BIOPHYSICAL STUDY OF SENSORY TRANSDUCTION MECHANISMS

  • Ruben, Robert J. (PI)
  • Iwasa, K. (PI)
  • Braida, Louis (PI)
  • Fuchs, Paul (PI)
  • Montgomery, Allen (PI)
  • Iwasa, K. (PI)

Project: Research project

Description

The fast mechanical response of the mammalian auditory outer hair cell is
believed to be the cellular basis of the positive feedback mechanism
required for the fine tuning process of the hearing organ. We showed that
the fast mechanical response of the cell is membrane potential dependent.
We found that a simplified membrane model can describe the elastic property
of the cell and were able to evaluate the force produced by the cell for
the first time. It turned out that the efficiency is 0.5 nN/Mv for a
single cell, and this indicates that the mechanical feedback resulting this
effect is of the same order of magnitude as the mechanical signal on the
cellular level. In the process of investigating what kind of physiological
signals cause athe fast response, we demonstrated that the lateral wall can
also be a mechano-receptor in addition to the stereocilia. We observed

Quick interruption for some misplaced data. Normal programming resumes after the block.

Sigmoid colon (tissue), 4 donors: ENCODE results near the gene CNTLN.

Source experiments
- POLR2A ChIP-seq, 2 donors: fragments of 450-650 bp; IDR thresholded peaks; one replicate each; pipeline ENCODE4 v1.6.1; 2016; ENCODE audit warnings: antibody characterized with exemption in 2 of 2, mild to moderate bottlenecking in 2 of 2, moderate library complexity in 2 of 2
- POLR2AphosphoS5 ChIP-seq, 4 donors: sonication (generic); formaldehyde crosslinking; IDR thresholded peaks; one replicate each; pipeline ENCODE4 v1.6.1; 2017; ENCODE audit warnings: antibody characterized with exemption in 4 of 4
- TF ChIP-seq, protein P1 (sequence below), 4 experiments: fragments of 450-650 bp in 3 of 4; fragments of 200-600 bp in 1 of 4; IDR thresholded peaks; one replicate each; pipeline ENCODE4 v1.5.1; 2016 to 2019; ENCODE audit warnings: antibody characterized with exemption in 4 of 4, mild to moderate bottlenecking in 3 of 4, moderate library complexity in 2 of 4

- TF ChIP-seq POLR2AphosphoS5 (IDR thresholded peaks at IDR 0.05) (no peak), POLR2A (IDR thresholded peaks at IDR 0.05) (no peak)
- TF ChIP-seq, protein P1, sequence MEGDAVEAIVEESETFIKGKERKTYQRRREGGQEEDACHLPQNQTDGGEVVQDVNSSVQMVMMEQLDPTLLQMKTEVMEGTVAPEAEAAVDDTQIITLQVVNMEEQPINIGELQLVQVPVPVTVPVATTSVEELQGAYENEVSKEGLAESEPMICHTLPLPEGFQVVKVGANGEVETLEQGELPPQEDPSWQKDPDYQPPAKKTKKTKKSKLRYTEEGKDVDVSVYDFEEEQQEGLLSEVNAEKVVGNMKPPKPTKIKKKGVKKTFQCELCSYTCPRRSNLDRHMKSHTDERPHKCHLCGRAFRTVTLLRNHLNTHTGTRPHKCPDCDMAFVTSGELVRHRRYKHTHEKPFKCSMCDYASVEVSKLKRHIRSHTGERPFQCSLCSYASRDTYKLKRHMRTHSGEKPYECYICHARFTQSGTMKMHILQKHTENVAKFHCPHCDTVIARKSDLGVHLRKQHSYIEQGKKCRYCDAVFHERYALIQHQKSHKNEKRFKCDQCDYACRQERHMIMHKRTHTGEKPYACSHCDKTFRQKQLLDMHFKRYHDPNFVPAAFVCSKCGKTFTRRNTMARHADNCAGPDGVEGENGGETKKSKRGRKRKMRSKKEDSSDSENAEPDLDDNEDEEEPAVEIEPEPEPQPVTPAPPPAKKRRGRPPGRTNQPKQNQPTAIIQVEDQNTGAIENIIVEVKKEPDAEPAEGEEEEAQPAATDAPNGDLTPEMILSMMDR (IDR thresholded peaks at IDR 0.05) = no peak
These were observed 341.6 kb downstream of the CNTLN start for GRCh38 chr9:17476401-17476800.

macroscopic current produced by osmotic stress, attributable to stretch-
activated potassium channels. The endocochlear potential, which is the main energy source of the mechano-
electrical transduction in the inner ear, is attributed to the marginal
cell of stria vascularis. With the whole-cell recording method, we found
that an inward current of the marginal cell is blocked by micromolar
concentration of amiloride. This is suggestive that the cell has
amiloride-sensitive sodium channel similar to other epithelium cells such
as the ones in the kidney. This current can, at least partially, account
for the unusually positive membrane potential of the marginal cell, and
thereby the endocochlear potential.
StatusFinished
Effective start/end date7/1/776/30/93

Funding

  • National Institutes of Health: $15,000.00

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Hearing Loss
Publications
Medical Genetics
Hearing
Hearing Disorders
Molecular Biology
Animal Models
Economics
Psychology

ASJC

  • Medicine(all)
  • Neuroscience(all)